You know you need solid credit to get ahead in life. But what is a good credit score, exactly? Is it 650, 700 a perfect 850? More importantly, is your credit score good enough to qualify for that new set of wheels, kitchen remodel, or new home you’ve been wanting? Knowing what your score is and how it measures up to credit scoring standards is crucial to securing that line of credit, home improvement loan, or mortgage you need to reach your short- and long-term goals.
Whether you are heading to the car dealership, design showroom, or mortgage lender tomorrow or next year, now’s the time to dig into this all-important topic and understand what “good” credit is—and what it means for your future.
While there are multiple credit scoring systems currently in use, most banks and lenders rely on the FICO score to determine the creditworthiness of a potential borrower.
The FICO score has a set range of 300 to 850 and will vary depending on which of the three major credit bureaus are reporting your score: Equifax, Experian, or TransUnion. Generally speaking, a score between 700 and 749 is usually considered “good” when this scoring range is being used.
For those wondering what is an excellent credit score, anything above the 750 mark tends to qualify. The difference between good and great credit scores may seem trivial, but what they tell lenders is anything but.
A good score is usually enough to secure a loan or line of credit, but a great credit score will enable you to do so at the most competitive rates and terms.
Borrowers with great credit qualify for the best credit cards with the most rewards, highest credit limits and lowest interest rates. Individuals in this category also enjoy guaranteed approval on personal loans for home improvement mortgages, auto loans and business lines of credit. And while borrowers with good credit typically have no issues securing similar loans, they will pay more in interest, incur additional fees, and be capped at a lower borrowed amount than their more-qualified peers.
The line between good and great credit can seem inconsequential, but we assure you—it is not. Imagine you have a credit score of 700 and are seeking a 30-year, fixed-rate mortgage of $240,000 for your next home. Your good credit score has afforded you a rate of 4.12 percent and a monthly payment amount just over $1,160 before taxes and potential association/homeowners’ fees.
Now, consider the identical scenario as a borrower with great credit. If your credit score was just 100 points higher at 800, you could easily secure an interest rate of 3.87 percent on the same home for the same 30-year, fixed-rate loan. Your monthly payment amount would be whittled down to $1,125, saving you more than $12,000 over the life of your loan. Regardless of the amount, that’s extra money in your pocket every single month.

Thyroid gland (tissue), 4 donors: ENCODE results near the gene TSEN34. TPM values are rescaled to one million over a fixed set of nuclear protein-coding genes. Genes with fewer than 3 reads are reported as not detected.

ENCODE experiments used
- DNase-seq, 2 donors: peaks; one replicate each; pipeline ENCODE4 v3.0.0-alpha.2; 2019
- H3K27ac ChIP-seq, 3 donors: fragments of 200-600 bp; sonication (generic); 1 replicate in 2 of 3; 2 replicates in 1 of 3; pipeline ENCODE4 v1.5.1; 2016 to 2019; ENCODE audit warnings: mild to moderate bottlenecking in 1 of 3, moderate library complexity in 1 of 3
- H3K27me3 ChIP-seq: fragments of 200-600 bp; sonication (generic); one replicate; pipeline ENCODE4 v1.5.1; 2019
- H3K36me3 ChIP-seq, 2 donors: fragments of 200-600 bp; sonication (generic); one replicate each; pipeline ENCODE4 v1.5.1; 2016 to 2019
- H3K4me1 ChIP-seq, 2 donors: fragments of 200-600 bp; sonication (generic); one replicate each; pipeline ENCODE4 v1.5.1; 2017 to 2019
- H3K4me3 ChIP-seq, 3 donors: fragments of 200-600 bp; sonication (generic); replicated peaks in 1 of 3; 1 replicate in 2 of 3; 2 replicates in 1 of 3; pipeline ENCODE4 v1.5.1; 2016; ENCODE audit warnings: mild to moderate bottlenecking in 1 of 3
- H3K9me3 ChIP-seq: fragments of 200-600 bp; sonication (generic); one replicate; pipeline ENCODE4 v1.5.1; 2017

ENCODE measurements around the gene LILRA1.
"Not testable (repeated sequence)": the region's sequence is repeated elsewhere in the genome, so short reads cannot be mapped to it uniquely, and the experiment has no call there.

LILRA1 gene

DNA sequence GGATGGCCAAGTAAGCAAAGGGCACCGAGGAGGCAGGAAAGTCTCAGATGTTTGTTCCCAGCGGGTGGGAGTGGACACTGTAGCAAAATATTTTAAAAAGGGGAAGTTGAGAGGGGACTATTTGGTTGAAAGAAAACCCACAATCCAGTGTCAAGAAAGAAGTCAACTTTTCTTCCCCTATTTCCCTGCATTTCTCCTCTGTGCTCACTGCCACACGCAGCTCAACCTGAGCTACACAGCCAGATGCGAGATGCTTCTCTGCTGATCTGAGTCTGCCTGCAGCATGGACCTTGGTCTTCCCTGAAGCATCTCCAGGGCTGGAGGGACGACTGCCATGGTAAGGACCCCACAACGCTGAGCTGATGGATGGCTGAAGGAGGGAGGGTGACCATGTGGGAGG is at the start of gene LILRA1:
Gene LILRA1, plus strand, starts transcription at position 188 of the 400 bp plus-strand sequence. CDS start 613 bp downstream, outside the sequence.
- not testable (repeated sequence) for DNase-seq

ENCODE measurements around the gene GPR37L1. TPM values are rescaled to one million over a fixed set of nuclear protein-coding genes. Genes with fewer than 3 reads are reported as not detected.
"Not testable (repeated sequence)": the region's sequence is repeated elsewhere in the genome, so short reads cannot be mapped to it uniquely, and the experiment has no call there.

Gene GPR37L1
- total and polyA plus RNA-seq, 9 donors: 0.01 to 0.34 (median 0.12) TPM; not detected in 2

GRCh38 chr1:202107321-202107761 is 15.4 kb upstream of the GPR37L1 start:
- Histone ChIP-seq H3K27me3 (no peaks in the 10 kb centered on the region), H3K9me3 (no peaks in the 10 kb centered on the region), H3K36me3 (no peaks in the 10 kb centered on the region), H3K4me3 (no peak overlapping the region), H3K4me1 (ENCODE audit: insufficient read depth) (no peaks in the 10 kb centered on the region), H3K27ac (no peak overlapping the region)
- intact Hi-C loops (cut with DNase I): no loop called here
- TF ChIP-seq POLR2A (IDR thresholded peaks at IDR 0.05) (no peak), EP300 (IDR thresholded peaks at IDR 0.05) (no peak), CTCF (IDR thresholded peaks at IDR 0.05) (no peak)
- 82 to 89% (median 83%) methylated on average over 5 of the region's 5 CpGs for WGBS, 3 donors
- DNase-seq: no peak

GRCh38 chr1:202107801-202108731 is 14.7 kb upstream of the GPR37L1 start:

If a great credit score lands you better rates, a perfect 850 score must be the ultimate money-saver, right? Not necessarily, says John Ulzheimer at Magnify Money. “It’s almost impossible to achieve the magical 850. It’s also entirely unnecessary.” Ulzheimer points to data from Informa Research, which shows that the lowest mortgage rates routinely go to borrowers with 760 or higher scores.
Now that we’ve established that a great credit score is better than a good one (and potentially even better than a perfect one), let’s dive into how credit scores are determined and the steps you can take to put your score in the “great” range.
Keep in mind many variables go into determining your overall credit. Ultimately, credit decisions are up to the individual lender who will also analyze other factors not mentioned here, such as your income. That said, it helps to know FICO scores are calculated based on the following five key factors:
Before handing over a lump sum of money or approving you for a line of credit, lenders want to know that you will make regular, on-time payments. While they can’t predict the future, they can look to your past payment history for reliable insight into whether you will be a responsible borrower. Late payments, bankruptcies and collections will impact this area, which holds the most weight in the calculation of your overall score.
How much debt do you have compared to your credit limits? Are your credit cards maxed out, or close to it? The higher your credit utilization is, the less desirable you are as a borrower. If your balances are currently high, aim to reduce them down to at least 30 percent of your overall limit. Better yet? Eliminate them altogether.
The longer you’ve been borrowing money, the more detailed your credit report will be. Lenders prefer borrowers with longer credit history as it provides them with more information about spending habits and the reliability of an individual.
Whenever you apply for a line of credit—regardless of approval or acceptance—an inquiry will be added to your credit report. If you have multiple applications in a short amount of time, it can signal financial instability and desperation to lenders.
The more diverse your credit report is, the better off your score. Borrowers who are able to show experience with a variety of credit types (mortgage, credit card, line of credit, etc) tells lenders they can manage a range of loans and debt responsibly.
If you want to increase your credit score, work on improving your credit report and credit behavior in these five important areas. Start by making on-time payments and getting your credit utilization down to 30 percent, as these two have the biggest impact on your overall score. Read more tips on how to improve your credit score.
Once you’ve established healthy habits and laid the basic foundation, building your credit score over time will soon become second-nature.
Buying a car soon? Check out our article on what is a good credit score to buy a car.